Craig Ferguson is a versatile and genial late-night talk show host. When I first became a fan of his show, what drew me in was his easy, friendly humor and genuine approach to interviews, preferring to engage in actual conversation over canned banter. He throws himself into goofy, off-the-wall sketches that display real originality and a lively, free style. His take on the late-night sidekick, for instance, takes the shape of a "Gay Robot Skeleton" named Geoff, designed by the team at MythBusters, for which he has professed avid fandom. He bleeps the profanity he or guests occasionally blurt out with cartoon flags accompanied by a sped-up "Tootsie Frootsie!" or another goofy quip.
It wasn't until I'd already been reeled in by his charm that I came to understand there was a substantial depth within Mr. Ferguson. He writes in this book that he approaches his show with an effort towards honesty. In 2007 after Britney Spears had been in the news for some "crazy" antics, he performed a monologue that opened up about his past as an alcoholic, which meant that he couldn't help being compassionate towards her and disdainful of "attacks on the vulnerable". From that moment on, it was apparent that he had plenty of stories to tell.
The final step in the evolution of my understanding of Ferguson as a late night personality was his considerable intelligence and curiosity. Most comedians are bright and sharp, with a certain cleverness or astuteness about them that provides them insights into the everyday events most of us take for granted. But Craig displays a deep love of classic literature and humanistic inquiry, often playfully asking his guests whether they are more Jungian or Freudian. In 2009 he devoted an entire episode to an interview with Archbishop Desmond Tutu, for which he later received a Peabody Award. Having always been good at school and having been successfully educated, I am always fascinated by those who come to education in a more circuitous way, often with profound insights from their unique perspective and strong personal drive. It's admirable, and worth trying to learn from.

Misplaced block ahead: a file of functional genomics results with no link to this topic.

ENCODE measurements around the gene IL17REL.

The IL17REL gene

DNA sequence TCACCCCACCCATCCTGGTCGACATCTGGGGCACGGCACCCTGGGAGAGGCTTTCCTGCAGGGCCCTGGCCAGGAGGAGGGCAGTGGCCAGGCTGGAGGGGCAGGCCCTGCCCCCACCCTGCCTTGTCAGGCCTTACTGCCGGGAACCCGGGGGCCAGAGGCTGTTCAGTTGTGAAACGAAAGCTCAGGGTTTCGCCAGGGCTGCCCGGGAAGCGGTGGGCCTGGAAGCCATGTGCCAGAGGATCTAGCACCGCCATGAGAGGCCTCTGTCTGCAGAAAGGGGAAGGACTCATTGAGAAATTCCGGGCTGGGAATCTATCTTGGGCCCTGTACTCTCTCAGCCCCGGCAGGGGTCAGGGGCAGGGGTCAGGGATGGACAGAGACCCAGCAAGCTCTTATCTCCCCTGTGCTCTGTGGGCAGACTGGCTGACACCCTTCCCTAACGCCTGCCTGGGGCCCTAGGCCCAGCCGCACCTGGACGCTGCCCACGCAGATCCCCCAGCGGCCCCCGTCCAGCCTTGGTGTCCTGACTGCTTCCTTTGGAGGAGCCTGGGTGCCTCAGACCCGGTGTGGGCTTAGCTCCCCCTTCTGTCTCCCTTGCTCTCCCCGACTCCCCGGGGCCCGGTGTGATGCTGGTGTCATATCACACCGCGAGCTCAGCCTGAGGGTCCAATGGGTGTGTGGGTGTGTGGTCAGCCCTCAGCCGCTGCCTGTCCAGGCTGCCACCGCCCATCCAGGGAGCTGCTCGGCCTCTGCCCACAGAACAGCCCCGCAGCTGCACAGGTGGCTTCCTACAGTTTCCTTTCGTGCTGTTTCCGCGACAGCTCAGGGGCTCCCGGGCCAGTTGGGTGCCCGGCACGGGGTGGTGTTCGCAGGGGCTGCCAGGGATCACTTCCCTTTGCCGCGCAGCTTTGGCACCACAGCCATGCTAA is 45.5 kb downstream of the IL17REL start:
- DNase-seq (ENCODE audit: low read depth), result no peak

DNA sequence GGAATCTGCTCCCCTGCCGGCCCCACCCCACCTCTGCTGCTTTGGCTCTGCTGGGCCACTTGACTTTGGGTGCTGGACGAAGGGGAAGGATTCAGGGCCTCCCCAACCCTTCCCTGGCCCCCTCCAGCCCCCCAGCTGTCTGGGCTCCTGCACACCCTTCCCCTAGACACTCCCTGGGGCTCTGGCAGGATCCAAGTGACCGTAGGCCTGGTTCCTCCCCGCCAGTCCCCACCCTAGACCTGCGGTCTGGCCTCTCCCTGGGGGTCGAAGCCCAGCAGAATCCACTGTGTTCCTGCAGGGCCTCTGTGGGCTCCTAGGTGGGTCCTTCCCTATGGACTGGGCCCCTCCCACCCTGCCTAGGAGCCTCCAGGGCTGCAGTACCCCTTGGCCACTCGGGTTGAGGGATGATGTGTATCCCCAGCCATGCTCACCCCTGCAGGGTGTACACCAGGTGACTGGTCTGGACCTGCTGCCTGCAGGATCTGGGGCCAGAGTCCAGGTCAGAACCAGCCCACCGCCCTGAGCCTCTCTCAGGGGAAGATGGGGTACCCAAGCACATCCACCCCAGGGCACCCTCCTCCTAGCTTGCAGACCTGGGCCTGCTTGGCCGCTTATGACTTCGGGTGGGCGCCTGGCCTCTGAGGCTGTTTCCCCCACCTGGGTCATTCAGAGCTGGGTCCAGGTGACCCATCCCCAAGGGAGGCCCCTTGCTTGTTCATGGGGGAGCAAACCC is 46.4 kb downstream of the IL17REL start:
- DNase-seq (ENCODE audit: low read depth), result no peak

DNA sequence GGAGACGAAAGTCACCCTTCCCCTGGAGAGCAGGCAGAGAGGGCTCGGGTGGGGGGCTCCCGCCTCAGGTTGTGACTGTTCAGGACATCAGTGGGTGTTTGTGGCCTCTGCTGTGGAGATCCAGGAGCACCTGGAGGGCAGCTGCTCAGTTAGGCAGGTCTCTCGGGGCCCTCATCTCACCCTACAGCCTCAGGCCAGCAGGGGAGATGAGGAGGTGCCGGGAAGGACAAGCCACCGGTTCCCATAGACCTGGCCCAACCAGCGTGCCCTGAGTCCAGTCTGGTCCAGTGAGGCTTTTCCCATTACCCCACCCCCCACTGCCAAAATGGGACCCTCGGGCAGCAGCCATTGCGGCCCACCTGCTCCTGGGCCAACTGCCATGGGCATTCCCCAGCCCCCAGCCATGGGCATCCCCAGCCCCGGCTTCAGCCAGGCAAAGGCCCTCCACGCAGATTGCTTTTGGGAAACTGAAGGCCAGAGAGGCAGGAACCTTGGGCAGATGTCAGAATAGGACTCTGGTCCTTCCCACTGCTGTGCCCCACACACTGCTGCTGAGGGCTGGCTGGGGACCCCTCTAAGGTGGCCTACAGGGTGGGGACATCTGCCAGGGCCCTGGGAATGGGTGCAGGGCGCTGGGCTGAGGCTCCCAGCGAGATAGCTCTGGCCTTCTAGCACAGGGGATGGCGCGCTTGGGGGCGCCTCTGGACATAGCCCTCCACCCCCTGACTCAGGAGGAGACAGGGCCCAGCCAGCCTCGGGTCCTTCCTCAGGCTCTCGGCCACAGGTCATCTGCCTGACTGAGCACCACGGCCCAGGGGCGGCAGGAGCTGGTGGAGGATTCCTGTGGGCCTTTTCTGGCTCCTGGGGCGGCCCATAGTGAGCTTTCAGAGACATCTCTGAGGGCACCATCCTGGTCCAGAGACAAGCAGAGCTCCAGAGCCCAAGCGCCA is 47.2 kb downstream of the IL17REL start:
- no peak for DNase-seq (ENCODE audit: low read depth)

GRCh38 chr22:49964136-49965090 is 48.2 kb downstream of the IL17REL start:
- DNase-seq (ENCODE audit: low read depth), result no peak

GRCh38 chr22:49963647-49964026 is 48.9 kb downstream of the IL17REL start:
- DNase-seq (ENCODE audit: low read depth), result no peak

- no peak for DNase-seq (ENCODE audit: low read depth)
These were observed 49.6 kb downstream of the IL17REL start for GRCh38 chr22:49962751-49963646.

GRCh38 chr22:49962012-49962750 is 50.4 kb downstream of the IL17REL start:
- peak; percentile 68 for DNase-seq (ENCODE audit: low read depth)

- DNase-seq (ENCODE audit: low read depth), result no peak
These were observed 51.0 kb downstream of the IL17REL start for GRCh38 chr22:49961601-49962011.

I spend all this time describing who Craig Ferguson is as a TV personality because once you know that, this book is a lot easier to understand and predict. It's a wise, open, funny take on his own life and the lessons that inform his path forward, framed by his choice to become an American citizen despite being Scottish-born. Listening to the audiobook was like listening to him tell a long story; heck, that's exactly what was
. There were sections that were noticeably more spirited in their narration than others, and sections that described intricacies of certain showbiz choices that were probably more detailed than necessary. Like you would expect, he seems to have a stronger sense of the thread of narrative meaning intertwining the events in his distant past than the more recent ones, sometimes allowing those of the past few years to fall into a laundry list instead of a narrative. But for by far the greater part, it was a good story, and he's a friendly companion. At the beginning, he quotes William Blake, who said, "The road to excess leads to the palace of wisdom." It may not be a path that's fun to travel, but it certainly makes for a good yarn.